New Zealand’s fast-growing artificial intelligence (AI) sector has been recognised with the International Conference on Autonomous Agents and Multiagent Systems (AAMAS) coming to Auckland in 2020.
It is only the second time AAMAS has been held in Oceania in its 20-year history. The event is the largest and most influential global conference focused on agents and multi-agent systems – key elements of artificial intelligence which are widely applied in robotics, smart mobile systems and decision support systems. More than 500 delegates from around the world are expected to attend the five-day conference.
The New Zealand bid was led by Dr Quan Bai at Auckland University of Technology (AUT), and Professor Michael Winikoff from the University of Otago – with support from Auckland Tourism, Events and Economic Development’s Auckland Convention Bureau (ACB) and Tourism New Zealand’s Conference Assistance Programme.
Dr Bai, Senior Lecturer at AUT’s School of Engineering, Computer and Mathematical Sciences, says: “That is fantastic recognition of New Zealand’s emergence in the highly specialised world of autonomous agents and multi-agent systems. It wasn’t easy to win the bid against strong competition, and the hard work isn’t over. In fact, it starts all over again now as we aim to deliver a fantastic, highly successful AAMAS.”
The win comes hot on the heels of New Zealand’s first-ever AI-DAY, an event aimed at connecting and engaging the AI ecosystem in New Zealand, from government to academia and industry. It attracted 500 attendees and 23 speakers. The conference was organised by NewZealand.AI and the AI Forum of New Zealand, which is part of the NZTech Alliance, bringing together 14 tech communities, over 500 organisations and more than 100,000 employees to help create a more prosperous New Zealand underpinned by technology.
Ben Reid, executive director of the AI Forum, told NZTech the March event showcased the amazing strides New Zealand is making in AI.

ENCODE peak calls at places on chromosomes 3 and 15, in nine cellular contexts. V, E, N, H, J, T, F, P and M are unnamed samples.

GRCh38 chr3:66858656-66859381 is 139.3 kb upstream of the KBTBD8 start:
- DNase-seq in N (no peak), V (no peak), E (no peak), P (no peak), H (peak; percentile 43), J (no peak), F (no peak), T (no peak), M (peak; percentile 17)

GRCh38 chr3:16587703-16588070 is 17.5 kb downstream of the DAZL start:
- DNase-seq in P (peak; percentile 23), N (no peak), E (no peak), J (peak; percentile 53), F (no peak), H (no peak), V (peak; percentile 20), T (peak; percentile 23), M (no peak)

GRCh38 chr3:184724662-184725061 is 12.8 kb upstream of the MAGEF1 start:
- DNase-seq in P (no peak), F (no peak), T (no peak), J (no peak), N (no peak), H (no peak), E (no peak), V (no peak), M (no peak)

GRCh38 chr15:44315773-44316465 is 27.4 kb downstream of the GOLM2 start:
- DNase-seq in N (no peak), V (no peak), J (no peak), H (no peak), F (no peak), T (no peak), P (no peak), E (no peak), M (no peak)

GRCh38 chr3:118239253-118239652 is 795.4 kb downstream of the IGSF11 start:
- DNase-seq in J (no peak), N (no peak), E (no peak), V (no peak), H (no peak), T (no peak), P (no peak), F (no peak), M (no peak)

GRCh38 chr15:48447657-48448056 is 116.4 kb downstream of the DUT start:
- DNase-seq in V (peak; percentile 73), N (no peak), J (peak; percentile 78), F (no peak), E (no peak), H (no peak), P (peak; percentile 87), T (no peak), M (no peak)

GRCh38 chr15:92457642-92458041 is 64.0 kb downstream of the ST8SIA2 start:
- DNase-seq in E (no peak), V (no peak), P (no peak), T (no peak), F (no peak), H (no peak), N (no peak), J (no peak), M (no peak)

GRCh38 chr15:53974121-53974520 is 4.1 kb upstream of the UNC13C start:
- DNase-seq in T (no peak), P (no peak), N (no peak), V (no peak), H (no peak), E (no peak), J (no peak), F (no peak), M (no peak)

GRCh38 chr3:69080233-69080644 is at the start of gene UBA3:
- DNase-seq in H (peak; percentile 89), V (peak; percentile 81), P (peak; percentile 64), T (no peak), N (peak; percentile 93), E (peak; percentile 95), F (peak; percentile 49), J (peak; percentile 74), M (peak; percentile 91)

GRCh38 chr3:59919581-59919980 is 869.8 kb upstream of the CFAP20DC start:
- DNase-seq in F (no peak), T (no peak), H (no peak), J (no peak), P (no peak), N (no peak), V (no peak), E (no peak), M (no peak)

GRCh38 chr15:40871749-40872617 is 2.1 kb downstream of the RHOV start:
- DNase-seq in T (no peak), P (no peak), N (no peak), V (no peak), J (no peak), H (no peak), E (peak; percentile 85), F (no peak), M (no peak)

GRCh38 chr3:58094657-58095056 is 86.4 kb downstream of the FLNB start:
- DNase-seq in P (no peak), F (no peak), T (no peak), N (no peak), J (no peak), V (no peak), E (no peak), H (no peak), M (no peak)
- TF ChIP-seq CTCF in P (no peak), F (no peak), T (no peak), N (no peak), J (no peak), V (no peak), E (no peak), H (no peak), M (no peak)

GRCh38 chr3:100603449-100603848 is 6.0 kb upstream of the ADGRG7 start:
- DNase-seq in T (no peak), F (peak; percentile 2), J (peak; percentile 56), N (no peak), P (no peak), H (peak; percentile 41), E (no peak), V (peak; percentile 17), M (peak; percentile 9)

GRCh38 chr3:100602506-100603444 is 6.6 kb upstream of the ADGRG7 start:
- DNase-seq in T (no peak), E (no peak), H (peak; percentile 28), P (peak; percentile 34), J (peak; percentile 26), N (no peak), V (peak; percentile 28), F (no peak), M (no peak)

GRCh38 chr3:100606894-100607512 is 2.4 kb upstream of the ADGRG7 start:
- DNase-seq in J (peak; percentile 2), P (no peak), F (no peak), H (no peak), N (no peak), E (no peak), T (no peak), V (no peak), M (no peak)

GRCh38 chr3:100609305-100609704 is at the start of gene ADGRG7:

“The speedy birth of AI in New Zealand is happening right across the country. Activity and capability in New Zealand is really gathering momentum on all fronts as the country begins to apply AI and machine learning to technology exports. Some New Zealand companies are providing cutting-edge world-first products. We’re seeing incredible AI developments on a weekly basis and they are growing.”
These included Netsafe’s AI tool Re:scam, to stop $12 billion lost globally to phishing scams every year; Chapman Tripp’s new AI service for legal due diligence, and Soul Machine’s Rachel, a digital human avatar created by two-time Oscar winner Mark Sagar.
“New Zealand’s largest companies – including ANZ, Orion Health and Air New Zealand – are rapidly taking to AI, developing innovative new products and solutions using artificial intelligence to create new approaches to old problems.”
A new research report ‘Artificial Intelligence: Shaping a Future New Zealand’ will be launched in May, containing key findings and recommendations about how the country can maximise the opportunities of the technology.
Meanwhile, Head of the ACB Anna Hayward says the AAMAS win “brings great opportunities for Auckland and New Zealand’s scientists to showcase their world-class expertise to an influential international audience, and to build important global relationships.”
(via ACB, NZTech, AI Forum)
Featured image: Soul Machines’ digital human avatar, Rachel